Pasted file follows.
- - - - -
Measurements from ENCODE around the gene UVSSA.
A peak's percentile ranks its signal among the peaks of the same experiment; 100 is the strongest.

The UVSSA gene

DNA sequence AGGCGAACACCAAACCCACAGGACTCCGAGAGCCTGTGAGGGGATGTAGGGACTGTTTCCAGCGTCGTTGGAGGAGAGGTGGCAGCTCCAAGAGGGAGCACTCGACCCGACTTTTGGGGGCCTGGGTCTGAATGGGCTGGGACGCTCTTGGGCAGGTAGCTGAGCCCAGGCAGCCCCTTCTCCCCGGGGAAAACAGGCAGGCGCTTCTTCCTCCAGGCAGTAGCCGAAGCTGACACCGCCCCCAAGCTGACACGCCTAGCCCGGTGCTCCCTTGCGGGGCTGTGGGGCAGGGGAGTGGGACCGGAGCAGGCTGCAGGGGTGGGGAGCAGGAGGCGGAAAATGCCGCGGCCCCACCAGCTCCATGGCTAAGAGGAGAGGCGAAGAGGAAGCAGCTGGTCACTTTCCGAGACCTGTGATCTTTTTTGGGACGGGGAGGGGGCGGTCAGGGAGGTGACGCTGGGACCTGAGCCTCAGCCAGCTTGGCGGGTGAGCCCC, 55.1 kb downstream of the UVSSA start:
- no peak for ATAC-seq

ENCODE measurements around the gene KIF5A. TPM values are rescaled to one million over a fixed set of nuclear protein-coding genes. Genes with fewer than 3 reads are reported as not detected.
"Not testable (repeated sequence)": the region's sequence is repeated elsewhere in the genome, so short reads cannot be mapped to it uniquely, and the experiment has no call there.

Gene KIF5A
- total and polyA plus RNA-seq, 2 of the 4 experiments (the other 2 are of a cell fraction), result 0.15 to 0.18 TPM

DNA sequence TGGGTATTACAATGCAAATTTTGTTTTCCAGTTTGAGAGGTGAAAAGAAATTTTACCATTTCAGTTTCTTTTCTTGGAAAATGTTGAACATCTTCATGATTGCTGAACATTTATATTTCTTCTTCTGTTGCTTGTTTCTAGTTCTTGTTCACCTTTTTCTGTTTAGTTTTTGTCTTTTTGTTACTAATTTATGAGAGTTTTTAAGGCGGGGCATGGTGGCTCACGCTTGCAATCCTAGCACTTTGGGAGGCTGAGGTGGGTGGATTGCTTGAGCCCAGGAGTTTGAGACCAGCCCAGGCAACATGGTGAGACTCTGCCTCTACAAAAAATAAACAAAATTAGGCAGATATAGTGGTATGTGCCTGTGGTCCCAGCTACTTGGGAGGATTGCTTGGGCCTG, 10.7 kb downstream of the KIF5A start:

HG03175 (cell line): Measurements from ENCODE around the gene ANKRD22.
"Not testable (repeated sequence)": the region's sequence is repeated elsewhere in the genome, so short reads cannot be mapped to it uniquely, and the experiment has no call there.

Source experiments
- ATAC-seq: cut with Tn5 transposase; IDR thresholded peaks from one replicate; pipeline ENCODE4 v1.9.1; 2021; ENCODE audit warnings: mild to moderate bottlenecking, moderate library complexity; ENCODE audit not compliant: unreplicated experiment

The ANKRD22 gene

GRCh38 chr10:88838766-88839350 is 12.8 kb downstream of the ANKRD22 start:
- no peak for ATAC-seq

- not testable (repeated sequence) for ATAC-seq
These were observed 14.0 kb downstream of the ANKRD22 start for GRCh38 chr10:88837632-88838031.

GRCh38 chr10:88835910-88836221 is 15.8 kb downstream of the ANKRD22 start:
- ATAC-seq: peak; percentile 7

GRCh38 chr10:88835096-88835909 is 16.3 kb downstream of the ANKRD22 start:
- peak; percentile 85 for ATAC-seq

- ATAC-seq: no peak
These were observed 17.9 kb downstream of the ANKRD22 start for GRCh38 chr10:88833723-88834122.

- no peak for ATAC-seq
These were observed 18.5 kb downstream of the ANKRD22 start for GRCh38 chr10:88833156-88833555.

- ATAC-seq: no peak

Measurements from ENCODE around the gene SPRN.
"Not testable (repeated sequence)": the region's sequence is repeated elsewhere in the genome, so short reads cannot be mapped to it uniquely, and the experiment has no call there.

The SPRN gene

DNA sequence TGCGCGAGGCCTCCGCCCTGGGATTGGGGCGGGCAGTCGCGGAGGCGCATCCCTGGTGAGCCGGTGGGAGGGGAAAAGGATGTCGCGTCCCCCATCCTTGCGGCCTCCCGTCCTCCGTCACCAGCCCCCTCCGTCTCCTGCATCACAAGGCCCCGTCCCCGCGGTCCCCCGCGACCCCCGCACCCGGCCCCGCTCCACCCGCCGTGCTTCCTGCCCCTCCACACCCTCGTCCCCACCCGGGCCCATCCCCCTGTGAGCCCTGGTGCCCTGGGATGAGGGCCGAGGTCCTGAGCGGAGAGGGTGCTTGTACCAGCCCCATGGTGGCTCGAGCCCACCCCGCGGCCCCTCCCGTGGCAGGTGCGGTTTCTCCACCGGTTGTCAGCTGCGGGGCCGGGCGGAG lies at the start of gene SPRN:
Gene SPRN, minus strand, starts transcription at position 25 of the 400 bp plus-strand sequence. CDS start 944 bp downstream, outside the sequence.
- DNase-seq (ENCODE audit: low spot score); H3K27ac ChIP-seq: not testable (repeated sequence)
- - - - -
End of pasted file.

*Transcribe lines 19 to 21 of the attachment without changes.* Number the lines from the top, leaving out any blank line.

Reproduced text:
These were observed 14.0 kb downstream of the ANKRD22 start for GRCh38 chr10:88837632-88838031.

GRCh38 chr10:88835910-88836221 is 15.8 kb downstream of the ANKRD22 start:
- ATAC-seq: peak; percentile 7